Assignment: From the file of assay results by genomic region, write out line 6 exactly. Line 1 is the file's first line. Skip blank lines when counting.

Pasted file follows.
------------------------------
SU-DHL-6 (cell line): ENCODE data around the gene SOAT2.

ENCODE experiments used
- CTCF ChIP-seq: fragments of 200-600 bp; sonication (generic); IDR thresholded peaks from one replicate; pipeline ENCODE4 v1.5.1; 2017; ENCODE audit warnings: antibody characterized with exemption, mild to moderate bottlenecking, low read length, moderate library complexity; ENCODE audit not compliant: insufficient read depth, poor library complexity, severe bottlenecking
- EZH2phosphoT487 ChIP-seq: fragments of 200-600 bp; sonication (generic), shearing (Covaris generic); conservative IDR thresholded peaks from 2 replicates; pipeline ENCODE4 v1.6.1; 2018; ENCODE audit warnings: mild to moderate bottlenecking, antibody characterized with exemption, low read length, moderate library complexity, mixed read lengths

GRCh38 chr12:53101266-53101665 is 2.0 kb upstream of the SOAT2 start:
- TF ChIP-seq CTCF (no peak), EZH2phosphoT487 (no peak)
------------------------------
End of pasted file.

- TF ChIP-seq CTCF (no peak), EZH2phosphoT487 (no peak)